Originally published Aug. 19, 2018 by Eyewitness News ABC7 New York.
By Talia Chiariello
What started out as a class assignment for Chris Speziali turned into a career.
17 years ago Chris was studying for his masters in special education and he had an assignment to teach a special needs child an activity in ten hours.
Speziali taught a child in Roslyn how to jump rope and from there, his love for these children blossomed.
The so called “jump rope” child’s parents then asked Chris to teach other exercise activities to their kid and he did.
He began renting spaces to teach his class and word of what he was doing spread like wildfire across the special needs community.
Now Speziali rents space from Retro Fitness in Glen Cove and teaches physical education classes for kids with disabilities 7 days a week. He calls his program PowerPals. The program works with all children, but about 90 percent of them are with disabilities.
The classes that he offers are centered on agility and strength. One of the parents, Maritza Garcia, travels all the way from Bayside, Queens to have her two children with autism attend PowerPals.
She believes that the classes allow her children to have “body awareness.” Garcia believes that most children with autism are unaware of their physical capabilities, and that the class has offered her children not only stamina, but coordination.
Additionally, Chris has classes geared towards sports training and bike riding for these children. He says that he loves “seeing the kids progress, being more confident, social and having parents tell me how much better their kids are doing!”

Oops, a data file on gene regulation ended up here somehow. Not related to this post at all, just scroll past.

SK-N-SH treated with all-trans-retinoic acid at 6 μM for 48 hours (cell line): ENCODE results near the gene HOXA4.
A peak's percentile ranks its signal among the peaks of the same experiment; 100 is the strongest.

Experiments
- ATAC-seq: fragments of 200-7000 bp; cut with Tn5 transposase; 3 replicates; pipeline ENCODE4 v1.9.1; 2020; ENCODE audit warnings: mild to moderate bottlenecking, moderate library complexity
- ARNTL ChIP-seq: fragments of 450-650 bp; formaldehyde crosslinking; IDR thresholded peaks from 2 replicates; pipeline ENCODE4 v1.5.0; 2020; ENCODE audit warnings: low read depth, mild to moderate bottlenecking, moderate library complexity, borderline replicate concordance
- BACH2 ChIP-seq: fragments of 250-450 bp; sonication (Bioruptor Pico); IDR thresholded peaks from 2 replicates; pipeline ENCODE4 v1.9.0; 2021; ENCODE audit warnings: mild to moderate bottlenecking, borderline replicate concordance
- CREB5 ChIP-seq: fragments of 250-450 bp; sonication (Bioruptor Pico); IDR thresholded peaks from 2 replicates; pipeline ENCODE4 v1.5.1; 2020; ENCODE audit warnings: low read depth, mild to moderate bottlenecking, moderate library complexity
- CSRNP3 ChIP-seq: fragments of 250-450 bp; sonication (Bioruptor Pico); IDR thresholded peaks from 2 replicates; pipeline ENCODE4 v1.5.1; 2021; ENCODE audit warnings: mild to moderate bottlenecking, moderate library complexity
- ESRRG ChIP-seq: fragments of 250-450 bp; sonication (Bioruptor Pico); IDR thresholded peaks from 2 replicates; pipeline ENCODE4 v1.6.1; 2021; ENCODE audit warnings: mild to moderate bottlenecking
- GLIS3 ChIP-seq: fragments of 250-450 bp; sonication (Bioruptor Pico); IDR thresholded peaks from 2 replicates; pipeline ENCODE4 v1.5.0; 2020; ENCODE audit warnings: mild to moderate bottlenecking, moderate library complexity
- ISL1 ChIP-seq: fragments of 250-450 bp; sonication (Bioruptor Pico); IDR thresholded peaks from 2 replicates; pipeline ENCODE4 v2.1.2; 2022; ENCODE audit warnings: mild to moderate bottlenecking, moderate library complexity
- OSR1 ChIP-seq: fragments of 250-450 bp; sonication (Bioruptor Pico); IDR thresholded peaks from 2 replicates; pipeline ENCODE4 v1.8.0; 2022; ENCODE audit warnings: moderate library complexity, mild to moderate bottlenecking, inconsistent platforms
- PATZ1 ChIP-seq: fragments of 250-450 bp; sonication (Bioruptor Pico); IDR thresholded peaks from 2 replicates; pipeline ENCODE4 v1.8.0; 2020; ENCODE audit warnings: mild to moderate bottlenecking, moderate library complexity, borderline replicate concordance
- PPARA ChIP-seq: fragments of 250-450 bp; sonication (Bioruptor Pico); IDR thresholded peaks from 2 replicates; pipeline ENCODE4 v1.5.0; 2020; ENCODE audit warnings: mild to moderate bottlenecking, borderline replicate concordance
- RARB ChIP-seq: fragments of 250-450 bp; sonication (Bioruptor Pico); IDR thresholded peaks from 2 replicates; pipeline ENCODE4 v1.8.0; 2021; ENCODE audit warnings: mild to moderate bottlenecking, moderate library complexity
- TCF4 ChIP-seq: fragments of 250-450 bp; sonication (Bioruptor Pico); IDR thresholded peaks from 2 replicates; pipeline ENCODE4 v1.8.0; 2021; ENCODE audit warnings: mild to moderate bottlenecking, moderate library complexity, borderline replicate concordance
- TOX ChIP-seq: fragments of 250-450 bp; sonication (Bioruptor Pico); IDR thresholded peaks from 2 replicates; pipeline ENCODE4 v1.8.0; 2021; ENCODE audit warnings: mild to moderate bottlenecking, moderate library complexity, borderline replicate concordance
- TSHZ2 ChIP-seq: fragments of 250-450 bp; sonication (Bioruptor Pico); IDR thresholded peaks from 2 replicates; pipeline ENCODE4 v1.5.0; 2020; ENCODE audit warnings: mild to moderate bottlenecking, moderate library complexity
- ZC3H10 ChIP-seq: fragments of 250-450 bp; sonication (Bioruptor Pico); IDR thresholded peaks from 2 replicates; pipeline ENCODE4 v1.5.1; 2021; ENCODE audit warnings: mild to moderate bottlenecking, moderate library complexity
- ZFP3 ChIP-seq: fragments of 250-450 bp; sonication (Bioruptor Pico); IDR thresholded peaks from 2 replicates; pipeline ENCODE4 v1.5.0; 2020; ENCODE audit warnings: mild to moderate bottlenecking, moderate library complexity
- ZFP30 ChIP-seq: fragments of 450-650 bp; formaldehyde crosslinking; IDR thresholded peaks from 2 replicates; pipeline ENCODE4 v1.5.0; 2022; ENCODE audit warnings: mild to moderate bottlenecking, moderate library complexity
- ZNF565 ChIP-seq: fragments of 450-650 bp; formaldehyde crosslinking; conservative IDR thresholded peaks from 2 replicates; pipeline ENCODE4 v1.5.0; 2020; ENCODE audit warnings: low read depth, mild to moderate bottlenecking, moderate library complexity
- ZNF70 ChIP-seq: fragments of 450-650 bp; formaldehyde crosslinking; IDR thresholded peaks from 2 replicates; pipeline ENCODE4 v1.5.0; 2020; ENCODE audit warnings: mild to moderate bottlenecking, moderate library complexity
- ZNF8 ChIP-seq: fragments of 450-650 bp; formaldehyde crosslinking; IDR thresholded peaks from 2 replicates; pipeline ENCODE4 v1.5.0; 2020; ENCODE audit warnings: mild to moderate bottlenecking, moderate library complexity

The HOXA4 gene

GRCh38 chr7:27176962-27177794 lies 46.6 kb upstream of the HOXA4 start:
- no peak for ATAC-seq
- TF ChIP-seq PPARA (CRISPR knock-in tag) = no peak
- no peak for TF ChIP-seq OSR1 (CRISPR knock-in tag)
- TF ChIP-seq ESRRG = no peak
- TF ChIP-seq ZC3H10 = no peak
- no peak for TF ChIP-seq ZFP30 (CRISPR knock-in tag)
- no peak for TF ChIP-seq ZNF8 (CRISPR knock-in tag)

Lisa Klein, President of the Farmingdale Special Education Parent Teacher Association, couldn’t agree more. Her son has been going to PowerPals for two years. “It’s given him (her son) confidence when he’s with typical kids. He will try to throw a basketball or bat a ball; things he wouldn’t even have tried before he’s started the program,” she said.
PowerPals does not just offer the children a sense of physical accomplishment, but an experience.
17 years ago, it was one kid learning different exercises. Now it is a community of daily classes full of smiling children.
Garcia said that the class also has an emotional engagement for the children. “They learn how to interact with people…understands sharing, friendship, and (it’s) something (for them) to look towards,” she said.
Furthermore, Chris has instilled a sense of discipline within these kids. A community habilitation specialist for one of the students, Victoria Romero says that the child she works with has learned so much only from the year and a half at PowerPals.
He has learned how to take direction, listen and fully understand “emotional and social cues,” she said, adding that Speziali teaches the children acceptable behavior and helps them become mature and respectful kids.
One of his previous students, Joey Cavanaugh, has been with Chris for around eight years and has fully come into his own. Now he even works for him, and they constantly joke around with each other when dealing with the little kids. It has become a father and son relationship.
Now that he works for Chris, Joey appreciates that he gave him the opportunity to do something on the weekends.
Even while pursuing his college degree, Joey will still come in on the weekends to work for Speziali. Joey is the testament of what Chris strives for the minute he has a new student.
It’s almost as if it becomes a recruiting process for Chris, especially at Retro Fitness. One personal trainer in the gym, Jeff Tag took notice of what Chris was doing and now has worked with him for two years.
He was unsure of what to expect, but now he says that it gave him “a world perspective on the special needs community.” That’s what PowerPals is. a community, not just an exercise class.
It gives everyone involved, parents, kids and trainers the opportunity to connect and offer help to benefit the lives of others. Word of mouth traveled so fast and has now reached so many. and will continue to do so in the future.